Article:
Orfeo by Richard Powers
Composer Peter Els opens the door one evening to find the police on his doorstep. His home microbiology lab—the latest experiment in his lifelong attempt to find music in surprising patterns—has aroused the suspicions of Homeland Security. Panicked by the raid, Els turns fugitive. As an Internet-fueled hysteria erupts, Els—the “Bioterrorist Bach”—pays a final visit to the people he loves, those who shaped his musical journey. Through the help of his ex-wife, his daughter, and his longtime collaborator, Els hatches a plan to turn this disastrous collision with the security state into a work of art that will reawaken its audience to the sounds all around them.
Lila by Marilynne Robinson
The third of Robinson’s three novels set in the fictional Plains town of Gilead, Iowa, Lila tells the story of a young girl, homeless and alone after years of roaming the countryside, who steps inside a small-town church and ignites a romance and a debate that will reshape her life. She becomes the wife of a minister, John Ames, and begins a new existence while trying to make sense of the life that preceded her newfound security.
Neglected as a toddler, Lila was rescued by Doll, a canny young drifter, and brought up by her in a hardscrabble childhood. Together they crafted a life on the run, living hand to mouth with nothing but their sisterly bond and a ragged blade to protect them. Despite bouts of petty violence and moments of desperation, their shared life was laced with moments of joy and love. When Lila arrives in Gilead, she struggles to reconcile the life of her makeshift family and their days of hardship with the gentle Christian worldview of her husband.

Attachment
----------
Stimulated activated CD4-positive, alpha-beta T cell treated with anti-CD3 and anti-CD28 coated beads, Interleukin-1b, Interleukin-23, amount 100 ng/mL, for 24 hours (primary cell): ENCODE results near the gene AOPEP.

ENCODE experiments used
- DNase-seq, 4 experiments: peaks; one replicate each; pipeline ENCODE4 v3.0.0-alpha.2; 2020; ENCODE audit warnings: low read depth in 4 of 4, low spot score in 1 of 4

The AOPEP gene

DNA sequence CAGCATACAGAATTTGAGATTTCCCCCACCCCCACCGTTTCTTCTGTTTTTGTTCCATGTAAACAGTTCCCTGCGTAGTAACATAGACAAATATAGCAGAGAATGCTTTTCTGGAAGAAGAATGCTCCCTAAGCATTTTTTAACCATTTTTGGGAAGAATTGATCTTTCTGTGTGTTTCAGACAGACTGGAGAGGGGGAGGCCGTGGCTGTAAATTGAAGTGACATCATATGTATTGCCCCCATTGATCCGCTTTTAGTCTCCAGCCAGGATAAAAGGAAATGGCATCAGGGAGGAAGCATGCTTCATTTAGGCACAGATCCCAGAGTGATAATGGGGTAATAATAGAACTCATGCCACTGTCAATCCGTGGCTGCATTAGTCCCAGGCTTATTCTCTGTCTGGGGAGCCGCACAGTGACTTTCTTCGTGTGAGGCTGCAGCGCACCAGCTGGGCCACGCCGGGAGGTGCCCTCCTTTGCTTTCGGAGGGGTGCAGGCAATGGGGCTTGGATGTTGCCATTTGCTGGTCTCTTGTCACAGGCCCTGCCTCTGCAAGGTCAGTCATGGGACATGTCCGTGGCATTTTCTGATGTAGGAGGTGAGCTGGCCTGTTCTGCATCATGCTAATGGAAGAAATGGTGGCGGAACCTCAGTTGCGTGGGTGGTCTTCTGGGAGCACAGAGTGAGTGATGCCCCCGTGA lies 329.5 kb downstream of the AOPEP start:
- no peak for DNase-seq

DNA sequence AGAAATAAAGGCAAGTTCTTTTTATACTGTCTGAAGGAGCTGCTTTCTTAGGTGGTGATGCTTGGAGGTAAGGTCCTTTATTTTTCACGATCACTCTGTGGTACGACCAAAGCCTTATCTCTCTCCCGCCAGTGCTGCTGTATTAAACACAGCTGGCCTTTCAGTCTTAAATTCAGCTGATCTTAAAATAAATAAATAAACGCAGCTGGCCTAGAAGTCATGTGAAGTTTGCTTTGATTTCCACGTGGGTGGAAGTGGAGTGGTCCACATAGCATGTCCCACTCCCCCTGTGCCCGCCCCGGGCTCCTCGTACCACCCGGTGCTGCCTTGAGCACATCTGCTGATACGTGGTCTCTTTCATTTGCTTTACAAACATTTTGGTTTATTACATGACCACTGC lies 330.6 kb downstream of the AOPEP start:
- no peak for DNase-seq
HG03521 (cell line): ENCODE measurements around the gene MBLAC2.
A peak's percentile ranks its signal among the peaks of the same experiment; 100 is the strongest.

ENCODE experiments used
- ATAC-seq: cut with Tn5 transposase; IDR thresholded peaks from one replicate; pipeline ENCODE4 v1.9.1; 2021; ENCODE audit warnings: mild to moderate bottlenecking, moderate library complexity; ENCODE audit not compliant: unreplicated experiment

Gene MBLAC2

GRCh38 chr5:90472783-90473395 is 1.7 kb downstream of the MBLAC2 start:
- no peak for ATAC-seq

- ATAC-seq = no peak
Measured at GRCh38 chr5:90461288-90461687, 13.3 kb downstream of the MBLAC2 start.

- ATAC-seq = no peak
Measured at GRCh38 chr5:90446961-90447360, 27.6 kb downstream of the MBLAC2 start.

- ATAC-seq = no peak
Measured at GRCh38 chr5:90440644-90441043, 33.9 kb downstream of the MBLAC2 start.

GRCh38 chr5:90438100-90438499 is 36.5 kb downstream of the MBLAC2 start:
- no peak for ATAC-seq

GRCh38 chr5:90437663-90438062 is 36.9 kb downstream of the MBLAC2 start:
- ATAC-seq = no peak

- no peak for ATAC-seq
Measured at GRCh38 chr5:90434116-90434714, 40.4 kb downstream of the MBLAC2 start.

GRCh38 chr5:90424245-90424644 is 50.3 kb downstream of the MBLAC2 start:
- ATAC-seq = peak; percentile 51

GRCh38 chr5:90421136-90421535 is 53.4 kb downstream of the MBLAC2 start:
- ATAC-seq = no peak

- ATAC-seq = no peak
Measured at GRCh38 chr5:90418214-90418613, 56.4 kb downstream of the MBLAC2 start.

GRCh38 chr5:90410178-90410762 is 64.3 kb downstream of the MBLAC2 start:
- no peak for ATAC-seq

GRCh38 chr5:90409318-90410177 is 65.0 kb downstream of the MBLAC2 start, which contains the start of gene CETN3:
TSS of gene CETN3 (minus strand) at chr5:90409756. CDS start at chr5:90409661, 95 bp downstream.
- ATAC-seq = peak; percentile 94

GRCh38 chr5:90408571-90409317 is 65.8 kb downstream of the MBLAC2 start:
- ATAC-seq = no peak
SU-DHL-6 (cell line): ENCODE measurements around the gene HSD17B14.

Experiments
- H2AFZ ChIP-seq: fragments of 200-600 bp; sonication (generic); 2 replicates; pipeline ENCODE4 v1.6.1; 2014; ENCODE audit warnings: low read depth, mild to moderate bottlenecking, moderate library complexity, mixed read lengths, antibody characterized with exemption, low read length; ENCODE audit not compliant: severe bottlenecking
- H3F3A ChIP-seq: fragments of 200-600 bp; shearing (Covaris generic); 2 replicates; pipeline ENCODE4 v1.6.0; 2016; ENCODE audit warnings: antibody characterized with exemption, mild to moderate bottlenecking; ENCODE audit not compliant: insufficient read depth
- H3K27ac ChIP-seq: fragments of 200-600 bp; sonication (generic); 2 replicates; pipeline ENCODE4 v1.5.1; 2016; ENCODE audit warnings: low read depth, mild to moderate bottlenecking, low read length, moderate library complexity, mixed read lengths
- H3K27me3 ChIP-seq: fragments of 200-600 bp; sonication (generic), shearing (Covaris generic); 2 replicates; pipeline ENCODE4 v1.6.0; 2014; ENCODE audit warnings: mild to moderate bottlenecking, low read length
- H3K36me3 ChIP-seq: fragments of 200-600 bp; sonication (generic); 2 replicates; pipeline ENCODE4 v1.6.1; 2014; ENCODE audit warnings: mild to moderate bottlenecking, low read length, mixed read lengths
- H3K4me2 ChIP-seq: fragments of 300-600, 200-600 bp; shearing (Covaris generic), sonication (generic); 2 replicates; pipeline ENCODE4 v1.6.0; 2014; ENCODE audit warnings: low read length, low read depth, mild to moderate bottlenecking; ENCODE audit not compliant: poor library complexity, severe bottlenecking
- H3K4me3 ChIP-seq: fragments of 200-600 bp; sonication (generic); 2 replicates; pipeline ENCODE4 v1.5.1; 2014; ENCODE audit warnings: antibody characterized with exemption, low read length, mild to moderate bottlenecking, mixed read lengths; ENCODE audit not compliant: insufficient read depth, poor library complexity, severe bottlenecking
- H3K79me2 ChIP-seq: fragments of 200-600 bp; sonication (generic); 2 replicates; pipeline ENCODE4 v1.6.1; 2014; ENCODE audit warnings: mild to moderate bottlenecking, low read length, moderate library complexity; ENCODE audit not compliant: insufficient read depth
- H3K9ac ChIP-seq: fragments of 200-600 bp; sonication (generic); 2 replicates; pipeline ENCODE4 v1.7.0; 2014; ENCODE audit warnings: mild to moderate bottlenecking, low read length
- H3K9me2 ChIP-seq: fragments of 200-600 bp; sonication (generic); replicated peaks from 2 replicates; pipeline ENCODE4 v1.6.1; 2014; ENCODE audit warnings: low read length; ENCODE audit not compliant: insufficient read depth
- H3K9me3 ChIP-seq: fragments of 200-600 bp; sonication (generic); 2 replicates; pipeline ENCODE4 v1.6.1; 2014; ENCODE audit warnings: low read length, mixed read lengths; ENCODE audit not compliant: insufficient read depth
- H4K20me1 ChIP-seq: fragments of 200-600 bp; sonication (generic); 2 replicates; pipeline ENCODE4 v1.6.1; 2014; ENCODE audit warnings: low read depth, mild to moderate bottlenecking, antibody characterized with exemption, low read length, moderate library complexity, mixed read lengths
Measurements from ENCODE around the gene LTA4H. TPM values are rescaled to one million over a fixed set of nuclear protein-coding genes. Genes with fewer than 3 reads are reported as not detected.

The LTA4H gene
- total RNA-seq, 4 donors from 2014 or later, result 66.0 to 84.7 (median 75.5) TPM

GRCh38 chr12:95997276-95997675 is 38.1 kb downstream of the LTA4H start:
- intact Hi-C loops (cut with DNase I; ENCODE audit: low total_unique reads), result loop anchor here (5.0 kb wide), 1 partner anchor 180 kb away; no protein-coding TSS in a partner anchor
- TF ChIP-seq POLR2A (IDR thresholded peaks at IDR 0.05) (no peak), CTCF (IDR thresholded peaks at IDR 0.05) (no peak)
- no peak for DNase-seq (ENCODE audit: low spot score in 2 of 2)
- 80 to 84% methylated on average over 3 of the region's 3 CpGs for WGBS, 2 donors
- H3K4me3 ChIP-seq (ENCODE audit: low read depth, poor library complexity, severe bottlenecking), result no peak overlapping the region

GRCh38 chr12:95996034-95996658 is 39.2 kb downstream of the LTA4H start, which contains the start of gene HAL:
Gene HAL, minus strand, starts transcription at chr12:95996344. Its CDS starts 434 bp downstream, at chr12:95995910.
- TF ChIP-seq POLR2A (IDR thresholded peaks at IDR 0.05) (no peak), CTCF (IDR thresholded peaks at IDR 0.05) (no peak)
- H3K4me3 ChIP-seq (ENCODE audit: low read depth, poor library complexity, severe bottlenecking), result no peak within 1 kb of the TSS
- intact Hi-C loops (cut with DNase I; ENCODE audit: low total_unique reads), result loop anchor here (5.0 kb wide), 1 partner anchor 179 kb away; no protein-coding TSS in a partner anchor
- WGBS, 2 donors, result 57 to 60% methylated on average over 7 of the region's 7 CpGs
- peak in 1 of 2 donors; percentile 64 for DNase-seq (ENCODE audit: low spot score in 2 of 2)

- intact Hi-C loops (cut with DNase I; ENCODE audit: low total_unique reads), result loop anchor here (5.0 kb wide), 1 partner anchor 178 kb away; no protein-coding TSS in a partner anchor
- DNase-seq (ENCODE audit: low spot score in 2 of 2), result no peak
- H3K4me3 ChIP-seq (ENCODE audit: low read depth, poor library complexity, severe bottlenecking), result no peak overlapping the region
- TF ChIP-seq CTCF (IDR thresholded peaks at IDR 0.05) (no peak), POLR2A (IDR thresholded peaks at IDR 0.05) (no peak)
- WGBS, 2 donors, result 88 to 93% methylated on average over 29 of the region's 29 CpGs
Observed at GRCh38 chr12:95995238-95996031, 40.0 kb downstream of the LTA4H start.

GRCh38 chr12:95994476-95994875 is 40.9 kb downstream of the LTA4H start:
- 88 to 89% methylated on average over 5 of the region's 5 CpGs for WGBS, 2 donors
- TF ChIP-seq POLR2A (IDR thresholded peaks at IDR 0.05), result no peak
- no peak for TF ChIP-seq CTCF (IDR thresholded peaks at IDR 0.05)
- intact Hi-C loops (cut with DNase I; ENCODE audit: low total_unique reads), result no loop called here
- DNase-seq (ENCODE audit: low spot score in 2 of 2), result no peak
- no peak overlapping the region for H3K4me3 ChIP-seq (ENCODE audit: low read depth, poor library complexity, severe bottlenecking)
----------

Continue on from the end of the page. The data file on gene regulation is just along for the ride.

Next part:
Some Luck by Jane Smiley
On their farm in Denby, Iowa, Rosanna and Walter Langdon abide by time-honored values that they pass on to their five wildly different children: from Frank, the handsome, willful first born, and Joe, whose love of animals and the land sustains him, to Claire, who earns a special place in her father’s heart.
Each chapter in Some Luck covers a single year, beginning in 1920, as American soldiers like Walter return home from World War I, and going up through the early 1950s, with the country on the cusp of enormous social and economic change. As the Langdons branch out from Iowa to both coasts of America, the personal and the historical merge seamlessly: one moment electricity is just beginning to power the farm, and the next a son is volunteering to fight the Nazis; later still, a girl you’d seen growing up now has a little girl of her own. Some Luck, the first of an intended trilogy, cycles through birth and death, passions and betrayals, among characters we come to know inside and out.
By Ryan, with book copy from the publishers